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Mark Twain > Those Extraordinary Twins > Chapter VII

Those Extraordinary Twins

Chapter VII


LUIGI DEFIES GALEN

When the doctor arrived at Aunt Patsy Cooper's house, he found the lights
going and everybody up and dressed and in a great state of solicitude and
excitement. The twins were stretched on a sofa in the sitting-room, Aunt
Patsy was fussing at Angelo's arm, Nancy was flying around under her
commands, the two young boys were trying to keep out of the way and
always getting in it, in order to see and wonder, Rowena stood apart,
helpless with apprehension and emotion, and Luigi was growling in
unappeasable fury over Angelo's shameful flight.

As has been reported before, the doctor was a fool--a kind-hearted and
well-meaning one, but with no tact; and as he was by long odds the most
learned physician in the town, and was quite well aware of it, and could
talk his learning with ease and precision, and liked to show off when he
had an audience, he was sometimes tempted into revealing more of a case
than was good for the patient.

He examined Angelo's wound, and was really minded to say nothing for
once; but Aunt Patsy was so anxious and so pressing that he allowed his
caution to be overcome, and proceeded to empty himself as follows, with
scientific relish:

"Without going too much into detail, madam--for you would probably not
understand it, anyway--I concede that great care is going to be necessary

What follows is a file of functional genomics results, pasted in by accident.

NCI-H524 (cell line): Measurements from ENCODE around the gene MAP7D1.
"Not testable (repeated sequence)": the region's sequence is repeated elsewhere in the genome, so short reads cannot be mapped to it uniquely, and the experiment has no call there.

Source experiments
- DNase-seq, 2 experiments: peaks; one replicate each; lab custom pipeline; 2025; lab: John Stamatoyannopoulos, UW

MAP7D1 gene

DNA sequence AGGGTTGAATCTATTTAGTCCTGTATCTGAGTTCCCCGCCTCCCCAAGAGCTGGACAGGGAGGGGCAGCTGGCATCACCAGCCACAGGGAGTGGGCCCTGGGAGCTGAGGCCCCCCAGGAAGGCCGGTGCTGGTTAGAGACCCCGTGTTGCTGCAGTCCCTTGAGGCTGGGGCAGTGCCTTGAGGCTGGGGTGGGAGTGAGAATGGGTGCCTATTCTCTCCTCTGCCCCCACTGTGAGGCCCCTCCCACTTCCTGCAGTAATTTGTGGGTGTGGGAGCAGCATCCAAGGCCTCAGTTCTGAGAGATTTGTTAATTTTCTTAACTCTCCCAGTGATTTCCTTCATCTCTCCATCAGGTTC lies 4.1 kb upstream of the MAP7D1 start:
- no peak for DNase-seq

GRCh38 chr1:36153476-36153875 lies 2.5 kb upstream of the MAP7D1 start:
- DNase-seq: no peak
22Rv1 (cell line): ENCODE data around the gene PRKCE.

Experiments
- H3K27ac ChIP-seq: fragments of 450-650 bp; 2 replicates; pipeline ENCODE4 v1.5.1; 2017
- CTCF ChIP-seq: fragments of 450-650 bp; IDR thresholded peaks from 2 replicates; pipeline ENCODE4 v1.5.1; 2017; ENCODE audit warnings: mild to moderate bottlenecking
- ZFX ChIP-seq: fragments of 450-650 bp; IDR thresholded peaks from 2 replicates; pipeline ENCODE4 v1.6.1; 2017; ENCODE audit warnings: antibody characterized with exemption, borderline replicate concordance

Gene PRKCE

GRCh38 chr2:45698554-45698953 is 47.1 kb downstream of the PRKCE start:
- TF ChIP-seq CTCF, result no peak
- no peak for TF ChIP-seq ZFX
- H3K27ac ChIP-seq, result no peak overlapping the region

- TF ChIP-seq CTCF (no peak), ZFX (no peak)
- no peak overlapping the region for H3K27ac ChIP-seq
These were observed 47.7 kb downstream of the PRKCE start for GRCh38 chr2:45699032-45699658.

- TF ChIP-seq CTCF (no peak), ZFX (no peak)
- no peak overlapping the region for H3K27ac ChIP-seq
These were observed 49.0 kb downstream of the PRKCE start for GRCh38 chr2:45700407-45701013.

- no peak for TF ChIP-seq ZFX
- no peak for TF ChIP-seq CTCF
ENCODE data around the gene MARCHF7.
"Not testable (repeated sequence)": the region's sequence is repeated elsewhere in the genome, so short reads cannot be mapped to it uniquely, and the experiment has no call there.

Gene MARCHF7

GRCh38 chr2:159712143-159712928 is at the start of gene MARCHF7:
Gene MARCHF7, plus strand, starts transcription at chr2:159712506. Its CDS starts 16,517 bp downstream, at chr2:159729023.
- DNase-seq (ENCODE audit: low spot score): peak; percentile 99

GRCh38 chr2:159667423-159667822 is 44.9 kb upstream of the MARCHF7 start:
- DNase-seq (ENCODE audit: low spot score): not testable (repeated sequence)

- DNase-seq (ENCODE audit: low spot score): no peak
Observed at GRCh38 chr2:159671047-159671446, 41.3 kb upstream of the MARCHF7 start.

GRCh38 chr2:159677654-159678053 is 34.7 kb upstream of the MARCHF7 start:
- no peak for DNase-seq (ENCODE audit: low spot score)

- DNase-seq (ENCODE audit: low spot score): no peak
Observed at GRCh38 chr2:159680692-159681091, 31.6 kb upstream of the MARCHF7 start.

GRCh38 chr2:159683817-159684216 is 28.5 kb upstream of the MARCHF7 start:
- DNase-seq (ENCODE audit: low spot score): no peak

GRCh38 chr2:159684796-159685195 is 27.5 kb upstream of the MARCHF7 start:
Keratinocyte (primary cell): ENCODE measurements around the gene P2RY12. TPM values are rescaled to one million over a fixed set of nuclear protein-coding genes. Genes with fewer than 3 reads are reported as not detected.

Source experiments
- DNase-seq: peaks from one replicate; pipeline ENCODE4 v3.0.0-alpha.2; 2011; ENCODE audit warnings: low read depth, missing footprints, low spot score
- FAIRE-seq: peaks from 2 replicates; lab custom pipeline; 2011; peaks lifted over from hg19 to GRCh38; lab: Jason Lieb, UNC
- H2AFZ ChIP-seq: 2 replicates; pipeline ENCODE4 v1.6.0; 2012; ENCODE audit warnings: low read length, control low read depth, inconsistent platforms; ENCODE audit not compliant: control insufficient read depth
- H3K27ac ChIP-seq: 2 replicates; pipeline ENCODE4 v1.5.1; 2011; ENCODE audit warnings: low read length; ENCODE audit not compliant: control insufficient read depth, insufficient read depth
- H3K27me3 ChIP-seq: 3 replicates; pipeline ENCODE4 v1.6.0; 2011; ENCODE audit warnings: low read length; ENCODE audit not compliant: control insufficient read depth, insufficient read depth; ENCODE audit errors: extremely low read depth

here; otherwise exudation of the esophagus is nearly sure to ensue, and
this will be followed by ossification and extradition of the maxillaris
superioris, which must decompose the granular surfaces of the great
infusorial ganglionic system, thus obstructing the action of the
posterior varioloid arteries, and precipitating compound strangulated
sorosis of the valvular tissues, and ending unavoidably in the dispersion
and combustion of the marsupial fluxes and the consequent embrocation of
the bicuspid populo redax referendum rotulorum."

A miserable silence followed. Aunt Patsy's heart sank, the pallor of
despair invaded her face, she was not able to speak; poor Rowena wrung
her hands in privacy and silence, and said to herself in the bitterness
of her young grief, "There is no hope--it is plain there is no hope"; the
good-hearted negro wench, Nancy, paled to chocolate, then to orange, then
to amber, and thought to herself with yearning sympathy and sorrow, "Po'
thing, he ain' gwyne to las' throo de half o' dat"; small Henry choked
up, and turned his head away to hide his rising tears, and his brother
Joe said to himself, with a sense of loss, "The baptizing's busted,
that's sure." Luigi was the only person who had any heart to speak. He
said, a little bit sharply, to the doctor:

"Well, well, there's nothing to be gained by wasting precious time; give
him a barrel of pills--I'll take them for him."

"You?" asked the doctor.

"Yes. Did you suppose he was going to take them himself?"

"Why, of course."

"Well, it's a mistake. He never took a dose of medicine in his life. He
can't."

"Well, upon my word, it's the most extraordinary thing I ever heard of!"

"Oh," said Aunt Patsy, as pleased as a mother whose child is being
admired and wondered at; "you'll find that there's more about them that's
wonderful than their just being made in the image of God like the rest of
His creatures, now you can depend on that, I tell you," and she wagged
her complacent head like one who could reveal marvelous things if she
chose.

The boy Joe began:

"Why, ma, they ain't made in the im--"

"You shut up, and wait till you're asked, Joe. I'll let you know when I
want help. Are you looking for something, doctor?"

The doctor asked for a few sheets of paper and a pen, and said he would